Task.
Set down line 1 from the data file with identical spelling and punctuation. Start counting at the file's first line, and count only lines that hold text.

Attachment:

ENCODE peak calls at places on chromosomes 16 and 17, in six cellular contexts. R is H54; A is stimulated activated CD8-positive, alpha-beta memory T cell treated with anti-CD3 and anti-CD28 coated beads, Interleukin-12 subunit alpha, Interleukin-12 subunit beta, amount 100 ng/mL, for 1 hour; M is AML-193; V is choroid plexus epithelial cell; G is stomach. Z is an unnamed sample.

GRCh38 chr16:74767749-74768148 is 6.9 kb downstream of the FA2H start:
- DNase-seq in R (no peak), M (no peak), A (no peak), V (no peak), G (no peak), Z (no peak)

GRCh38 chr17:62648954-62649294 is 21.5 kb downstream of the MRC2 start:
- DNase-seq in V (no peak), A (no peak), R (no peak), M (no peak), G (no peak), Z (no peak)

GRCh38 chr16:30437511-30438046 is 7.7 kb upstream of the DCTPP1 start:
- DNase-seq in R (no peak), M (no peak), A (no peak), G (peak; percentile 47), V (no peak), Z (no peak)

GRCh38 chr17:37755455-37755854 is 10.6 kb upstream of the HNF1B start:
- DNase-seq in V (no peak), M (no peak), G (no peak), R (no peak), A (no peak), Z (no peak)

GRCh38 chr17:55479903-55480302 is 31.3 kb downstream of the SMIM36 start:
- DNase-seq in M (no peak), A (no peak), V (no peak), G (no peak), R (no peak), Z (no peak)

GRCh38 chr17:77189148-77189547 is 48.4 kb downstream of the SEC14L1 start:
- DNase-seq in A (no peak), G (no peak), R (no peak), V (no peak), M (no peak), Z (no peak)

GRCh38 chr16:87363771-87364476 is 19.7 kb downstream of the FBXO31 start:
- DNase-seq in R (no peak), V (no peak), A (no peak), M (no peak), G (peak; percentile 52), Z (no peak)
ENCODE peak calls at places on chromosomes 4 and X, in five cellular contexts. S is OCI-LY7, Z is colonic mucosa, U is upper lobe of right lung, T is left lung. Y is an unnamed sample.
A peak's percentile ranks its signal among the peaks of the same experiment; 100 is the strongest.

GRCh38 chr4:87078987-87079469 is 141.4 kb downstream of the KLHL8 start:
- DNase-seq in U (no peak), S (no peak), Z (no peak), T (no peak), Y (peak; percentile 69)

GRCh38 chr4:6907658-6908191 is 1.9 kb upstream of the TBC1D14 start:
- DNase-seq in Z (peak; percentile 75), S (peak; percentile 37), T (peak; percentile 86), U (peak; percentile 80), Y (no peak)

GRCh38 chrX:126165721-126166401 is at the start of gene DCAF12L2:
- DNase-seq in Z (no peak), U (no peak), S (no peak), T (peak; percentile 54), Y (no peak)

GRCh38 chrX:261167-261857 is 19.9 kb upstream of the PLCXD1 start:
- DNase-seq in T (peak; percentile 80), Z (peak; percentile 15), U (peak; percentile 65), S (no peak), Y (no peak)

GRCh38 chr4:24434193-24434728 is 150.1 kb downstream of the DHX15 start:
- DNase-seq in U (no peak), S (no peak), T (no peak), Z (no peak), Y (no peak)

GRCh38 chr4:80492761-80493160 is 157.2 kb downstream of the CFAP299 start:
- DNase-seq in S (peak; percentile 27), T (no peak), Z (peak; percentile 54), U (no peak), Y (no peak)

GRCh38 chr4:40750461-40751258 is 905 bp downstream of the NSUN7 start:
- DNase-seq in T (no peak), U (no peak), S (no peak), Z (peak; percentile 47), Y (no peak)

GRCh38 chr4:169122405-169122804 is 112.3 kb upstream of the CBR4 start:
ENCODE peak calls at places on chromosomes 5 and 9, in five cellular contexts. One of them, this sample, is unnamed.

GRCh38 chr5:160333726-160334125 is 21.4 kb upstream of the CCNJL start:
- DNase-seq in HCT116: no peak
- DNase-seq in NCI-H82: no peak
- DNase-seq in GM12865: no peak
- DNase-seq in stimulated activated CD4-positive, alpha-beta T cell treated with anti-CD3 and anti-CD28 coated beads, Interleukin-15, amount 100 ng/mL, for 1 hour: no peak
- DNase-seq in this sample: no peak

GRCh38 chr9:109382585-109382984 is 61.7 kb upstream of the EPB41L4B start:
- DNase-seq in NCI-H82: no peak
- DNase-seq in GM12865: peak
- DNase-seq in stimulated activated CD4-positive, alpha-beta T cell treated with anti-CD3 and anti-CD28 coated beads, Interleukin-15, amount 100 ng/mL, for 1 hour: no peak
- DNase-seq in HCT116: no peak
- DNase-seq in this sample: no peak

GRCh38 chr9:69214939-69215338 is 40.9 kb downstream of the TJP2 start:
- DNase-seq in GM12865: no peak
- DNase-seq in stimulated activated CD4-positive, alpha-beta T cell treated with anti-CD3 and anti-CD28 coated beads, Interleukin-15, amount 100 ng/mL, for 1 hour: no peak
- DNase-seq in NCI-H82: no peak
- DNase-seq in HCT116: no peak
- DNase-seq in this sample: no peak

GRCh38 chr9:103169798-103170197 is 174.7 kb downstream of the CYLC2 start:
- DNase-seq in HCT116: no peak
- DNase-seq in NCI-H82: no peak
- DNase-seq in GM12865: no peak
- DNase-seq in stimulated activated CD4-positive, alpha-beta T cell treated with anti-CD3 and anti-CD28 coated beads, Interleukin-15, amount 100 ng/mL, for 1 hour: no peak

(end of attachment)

ENCODE peak calls at places on chromosomes 16 and 17, in six cellular contexts. R is H54; A is stimulated activated CD8-positive, alpha-beta memory T cell treated with anti-CD3 and anti-CD28 coated beads, Interleukin-12 subunit alpha, Interleukin-12 subunit beta, amount 100 ng/mL, for 1 hour; M is AML-193; V is choroid plexus epithelial cell; G is stomach. Z is an unnamed sample.